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Research Papers

Conjugate Thermal Analysis of Air-Cooled Discrete Flush-Mounted Heat Sources in a Horizontal Channel

[+] Author and Article Information
Jing He1

Department of Mechanical Science and Engineering,  University of Illinois, 1206 West Green Street, Urbana, IL 61801 jinghe2@illinois.edu

Liping Liu

Department of Mechanical Engineering,  Lawrence Technological University, 21000 West Ten Mile Road, Southfield, MI 48075

Anthony M. Jacobi

Department of Mechanical Science and Engineering,  University of Illinois, 1206 West Green Street, Urbana, IL 61801

1

Corresponding author.

J. Electron. Packag 133(4), 041001 (Nov 17, 2011) (8 pages) doi:10.1115/1.4005299 History: Received July 11, 2011; Revised September 07, 2011; Published November 17, 2011; Online November 17, 2011

Thermal analysis with comprehensive treatment of conjugate heat transfer is performed in this study for discrete flush-mounted heat sources in a horizontal channel cooled by air. The numerical model accounts for mixed convection, radiative exchange and two-dimensional conduction in the substrate. The model is first used to simulate available experimental work to demonstrate its accuracy and practical utility. A parametric study is then undertaken to assess the effects of Reynolds number, surface emissivity of walls and heat sources, as well as thickness and thermal conductivity of substrate, on flow field and heat transfer characteristics. It is shown that due to radiative heat transfer, the wall temperatures are brought closer, and the trend of temperature variation along the top wall is significantly altered. Such effects are more pronounced for higher surface emissivity and/or lower Reynolds numbers. The influence of substrate conductivity and thickness is related in that a large value of either substrate conductivity or thickness facilitates redistribution of heat and tends to yield a uniform temperature field in the substrate. For highly conductive or thick substrate, the “hot spot” cools down and may occur in upstream sources. Radiation loss to the ambient increases with substrate conductivity and thickness due to the elevated temperature near the openings, yet the total heat transfer over the bottom surface by convection and radiation remains essentially unaltered.

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Copyright © 2011 by American Society of Mechanical Engineers
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Figures

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Figure 10

Normalized temperature field, T/T0 , at (a) ks /kf  = 2, (b) ks /kf  = 50, and (c) ks /kf  = 200 (Re = 100, ɛw  = ɛs  = 1 and Hs  = 0.5)

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Figure 11

Distributions of normalized convective, conductive, and radiative fluxes along the bottom surface at Re = 100, Hs  = 0.5, ɛw  = ɛs  = 1 and varying ks /kf

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Figure 12

Relative contributions in heat dissipation from the discrete sources by different transfer modes for ks /kf  = 2 and ks /kf  = 200 (Re = 100, ɛw  = ɛs  = 1 and Hs  = 0.5)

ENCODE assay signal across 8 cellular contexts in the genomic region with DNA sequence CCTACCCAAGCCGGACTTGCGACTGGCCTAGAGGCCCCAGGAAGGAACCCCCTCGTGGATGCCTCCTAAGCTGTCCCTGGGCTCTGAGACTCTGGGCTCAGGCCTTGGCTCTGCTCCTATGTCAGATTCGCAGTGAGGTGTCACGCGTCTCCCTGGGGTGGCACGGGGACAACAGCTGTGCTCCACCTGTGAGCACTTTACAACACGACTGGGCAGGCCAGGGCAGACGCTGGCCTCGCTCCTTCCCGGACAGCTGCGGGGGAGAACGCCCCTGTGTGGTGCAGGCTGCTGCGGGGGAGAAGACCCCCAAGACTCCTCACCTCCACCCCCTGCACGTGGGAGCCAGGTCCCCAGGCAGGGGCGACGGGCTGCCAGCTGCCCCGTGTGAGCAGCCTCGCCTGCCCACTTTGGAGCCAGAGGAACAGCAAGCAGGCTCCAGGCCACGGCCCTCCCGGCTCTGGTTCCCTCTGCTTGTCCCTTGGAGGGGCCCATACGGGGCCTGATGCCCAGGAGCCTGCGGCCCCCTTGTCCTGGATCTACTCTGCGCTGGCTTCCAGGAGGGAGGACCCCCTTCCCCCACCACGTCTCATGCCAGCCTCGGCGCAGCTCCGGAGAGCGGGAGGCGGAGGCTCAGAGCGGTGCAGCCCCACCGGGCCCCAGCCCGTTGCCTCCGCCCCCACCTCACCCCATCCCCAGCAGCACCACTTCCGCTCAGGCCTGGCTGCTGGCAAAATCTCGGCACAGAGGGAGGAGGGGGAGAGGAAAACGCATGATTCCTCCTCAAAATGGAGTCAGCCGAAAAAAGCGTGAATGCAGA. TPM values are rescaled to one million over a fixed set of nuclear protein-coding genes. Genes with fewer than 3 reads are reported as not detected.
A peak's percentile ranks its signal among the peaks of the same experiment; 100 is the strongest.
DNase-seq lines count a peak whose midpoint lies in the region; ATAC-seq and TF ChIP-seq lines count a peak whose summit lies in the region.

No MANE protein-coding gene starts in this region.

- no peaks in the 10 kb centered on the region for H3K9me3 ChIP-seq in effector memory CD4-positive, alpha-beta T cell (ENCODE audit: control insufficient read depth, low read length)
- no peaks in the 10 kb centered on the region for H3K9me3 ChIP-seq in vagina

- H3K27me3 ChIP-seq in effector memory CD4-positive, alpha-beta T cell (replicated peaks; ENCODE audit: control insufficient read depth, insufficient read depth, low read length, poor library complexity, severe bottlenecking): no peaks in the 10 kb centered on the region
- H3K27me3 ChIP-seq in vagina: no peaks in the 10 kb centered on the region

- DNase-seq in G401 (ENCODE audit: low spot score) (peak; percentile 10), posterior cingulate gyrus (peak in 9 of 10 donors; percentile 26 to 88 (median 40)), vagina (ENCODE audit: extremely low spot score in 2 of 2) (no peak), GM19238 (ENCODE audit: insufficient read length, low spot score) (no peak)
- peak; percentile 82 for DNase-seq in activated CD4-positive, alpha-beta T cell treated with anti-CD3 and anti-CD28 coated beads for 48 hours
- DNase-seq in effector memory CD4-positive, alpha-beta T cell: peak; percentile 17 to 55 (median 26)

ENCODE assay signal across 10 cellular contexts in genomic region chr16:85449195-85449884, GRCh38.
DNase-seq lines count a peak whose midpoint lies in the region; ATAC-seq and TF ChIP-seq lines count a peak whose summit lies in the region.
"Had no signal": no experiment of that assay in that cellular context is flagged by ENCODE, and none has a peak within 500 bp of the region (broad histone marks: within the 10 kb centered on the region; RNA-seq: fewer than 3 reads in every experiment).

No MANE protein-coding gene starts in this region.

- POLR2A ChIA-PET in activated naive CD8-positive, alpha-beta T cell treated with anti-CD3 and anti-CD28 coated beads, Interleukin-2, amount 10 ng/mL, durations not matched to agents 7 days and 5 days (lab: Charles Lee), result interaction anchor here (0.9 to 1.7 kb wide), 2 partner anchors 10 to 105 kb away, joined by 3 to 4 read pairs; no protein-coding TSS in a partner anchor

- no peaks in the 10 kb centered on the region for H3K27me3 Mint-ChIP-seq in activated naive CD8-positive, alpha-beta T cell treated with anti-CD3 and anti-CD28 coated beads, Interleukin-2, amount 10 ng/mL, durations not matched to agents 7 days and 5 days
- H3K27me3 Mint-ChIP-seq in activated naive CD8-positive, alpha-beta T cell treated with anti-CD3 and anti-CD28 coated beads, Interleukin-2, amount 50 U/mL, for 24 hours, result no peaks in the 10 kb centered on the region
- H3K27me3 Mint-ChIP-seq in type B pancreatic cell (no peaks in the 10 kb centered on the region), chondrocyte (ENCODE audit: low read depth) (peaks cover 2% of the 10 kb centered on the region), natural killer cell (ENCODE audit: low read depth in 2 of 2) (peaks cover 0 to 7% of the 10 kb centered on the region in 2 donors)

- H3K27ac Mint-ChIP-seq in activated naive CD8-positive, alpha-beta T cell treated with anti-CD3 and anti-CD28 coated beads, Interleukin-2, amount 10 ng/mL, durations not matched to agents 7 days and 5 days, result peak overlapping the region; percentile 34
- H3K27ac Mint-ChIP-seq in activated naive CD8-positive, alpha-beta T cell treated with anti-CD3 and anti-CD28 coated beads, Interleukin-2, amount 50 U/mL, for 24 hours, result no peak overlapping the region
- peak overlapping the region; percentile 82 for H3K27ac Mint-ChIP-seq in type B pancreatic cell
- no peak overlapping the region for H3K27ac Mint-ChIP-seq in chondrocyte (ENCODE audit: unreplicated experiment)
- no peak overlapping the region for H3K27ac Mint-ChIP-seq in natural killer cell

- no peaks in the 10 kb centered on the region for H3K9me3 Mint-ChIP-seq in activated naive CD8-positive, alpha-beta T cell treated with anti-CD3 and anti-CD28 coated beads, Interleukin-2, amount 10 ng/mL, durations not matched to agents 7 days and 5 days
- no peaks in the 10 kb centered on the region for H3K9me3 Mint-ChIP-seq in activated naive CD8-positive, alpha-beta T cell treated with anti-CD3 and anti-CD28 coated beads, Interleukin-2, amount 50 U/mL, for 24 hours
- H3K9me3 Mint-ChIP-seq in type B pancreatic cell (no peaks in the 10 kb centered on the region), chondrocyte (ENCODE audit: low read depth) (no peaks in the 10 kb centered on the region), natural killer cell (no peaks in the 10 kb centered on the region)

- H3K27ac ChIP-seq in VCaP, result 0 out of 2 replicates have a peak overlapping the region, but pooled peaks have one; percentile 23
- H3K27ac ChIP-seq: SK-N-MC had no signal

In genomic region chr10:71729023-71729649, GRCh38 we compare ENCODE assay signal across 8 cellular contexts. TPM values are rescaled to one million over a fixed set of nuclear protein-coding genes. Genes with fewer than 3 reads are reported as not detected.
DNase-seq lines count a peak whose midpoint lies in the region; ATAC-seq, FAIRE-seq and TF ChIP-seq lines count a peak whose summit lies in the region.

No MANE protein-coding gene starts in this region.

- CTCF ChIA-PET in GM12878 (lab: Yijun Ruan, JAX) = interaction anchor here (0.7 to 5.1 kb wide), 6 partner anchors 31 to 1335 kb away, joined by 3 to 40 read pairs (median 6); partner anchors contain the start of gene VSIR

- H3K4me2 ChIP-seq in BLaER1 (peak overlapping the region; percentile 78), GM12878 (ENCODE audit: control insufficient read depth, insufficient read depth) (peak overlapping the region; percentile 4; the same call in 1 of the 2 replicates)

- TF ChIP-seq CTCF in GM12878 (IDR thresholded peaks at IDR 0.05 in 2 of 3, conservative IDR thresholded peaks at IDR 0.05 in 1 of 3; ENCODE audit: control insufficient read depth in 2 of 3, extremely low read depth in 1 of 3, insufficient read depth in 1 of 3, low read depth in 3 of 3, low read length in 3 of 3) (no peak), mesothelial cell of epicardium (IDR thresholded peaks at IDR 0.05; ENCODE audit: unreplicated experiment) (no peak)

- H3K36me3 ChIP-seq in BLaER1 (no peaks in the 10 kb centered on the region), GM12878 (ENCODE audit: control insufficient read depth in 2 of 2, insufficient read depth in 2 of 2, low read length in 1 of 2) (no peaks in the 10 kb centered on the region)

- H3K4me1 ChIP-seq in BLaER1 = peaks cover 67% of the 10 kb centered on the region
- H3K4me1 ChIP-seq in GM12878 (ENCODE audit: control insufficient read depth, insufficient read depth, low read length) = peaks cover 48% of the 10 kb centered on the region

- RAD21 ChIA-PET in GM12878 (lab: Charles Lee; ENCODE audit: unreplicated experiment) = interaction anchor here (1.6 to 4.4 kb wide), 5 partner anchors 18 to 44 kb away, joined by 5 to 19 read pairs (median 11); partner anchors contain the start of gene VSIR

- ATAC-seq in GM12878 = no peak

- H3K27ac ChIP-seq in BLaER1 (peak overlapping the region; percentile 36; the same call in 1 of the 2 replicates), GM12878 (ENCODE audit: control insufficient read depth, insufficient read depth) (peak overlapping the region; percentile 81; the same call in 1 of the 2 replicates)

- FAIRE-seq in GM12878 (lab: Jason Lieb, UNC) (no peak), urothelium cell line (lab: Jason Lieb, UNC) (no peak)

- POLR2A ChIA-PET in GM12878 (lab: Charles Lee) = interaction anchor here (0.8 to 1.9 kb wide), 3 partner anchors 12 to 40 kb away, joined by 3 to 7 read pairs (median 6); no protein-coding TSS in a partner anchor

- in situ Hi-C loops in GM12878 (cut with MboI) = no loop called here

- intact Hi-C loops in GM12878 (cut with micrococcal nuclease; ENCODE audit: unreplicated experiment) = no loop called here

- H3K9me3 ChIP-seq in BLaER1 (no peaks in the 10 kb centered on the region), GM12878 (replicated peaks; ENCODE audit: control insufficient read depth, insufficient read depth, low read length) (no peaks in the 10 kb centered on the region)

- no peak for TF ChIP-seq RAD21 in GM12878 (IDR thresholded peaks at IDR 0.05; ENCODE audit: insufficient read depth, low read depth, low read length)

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Figure 13

Normalized temperature distribution along the bottom surface for Re = 100, ks /kf  = 200, ɛw  = ɛs  = 1 and varying Hs /H

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Figure 1

Schematic of a parallel-plate channel

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Figure 2

Comparison of the local Nusselt number distribution at ReDh=1000 for an array of discrete flush-mounted heat sources between the numerical and the experimental results (see Fig. 3 in Ref. [17] for details)

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Figure 3

Observation of the flow field using smoke visualization [12], streamline pattern and temperature field predicted by the current model for (a) Re = 9.48 and (b) Re = 29.7 (see Fig. 4 in Ref. [12] for details)

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Figure 4

Comparison of the surface temperature distribution along the channel floor between the experimental data [12] and the predictions by the model without consideration of radiation effects [12] and the present comprehensive model (see Fig. 8 in Ref. [12] for details)

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Figure 5

Streamline plots at (a) Re = 1000 and (b) Re = 100 for ɛw  = ɛs  = 1 and Hs  = 0 (the line segments on the bottom represent the heat sources)

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Figure 6

Normalized temperature field, T/T0 : (a) with black radiation for Re = 1000 (top) and Re = 100 (bottom) and (b) without radiation for Re = 1000 (top) and Re = 100 (bottom)

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Figure 7

Normalized temperature distribution for Re = 100, Hs  = 0 and varying emissivity along (a) the bottom surface and (b) the top surface

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Figure 8

Relative contributions in heat dissipation from the discrete sources by convection and radiation for Re = 100, Hs  = 0 and varying emissivity

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Figure 9

Normalized temperature distribution along the bottom surface for Re = 100, Hs  = 0.5, ɛw  = ɛs  = 1 and varying ks /kf

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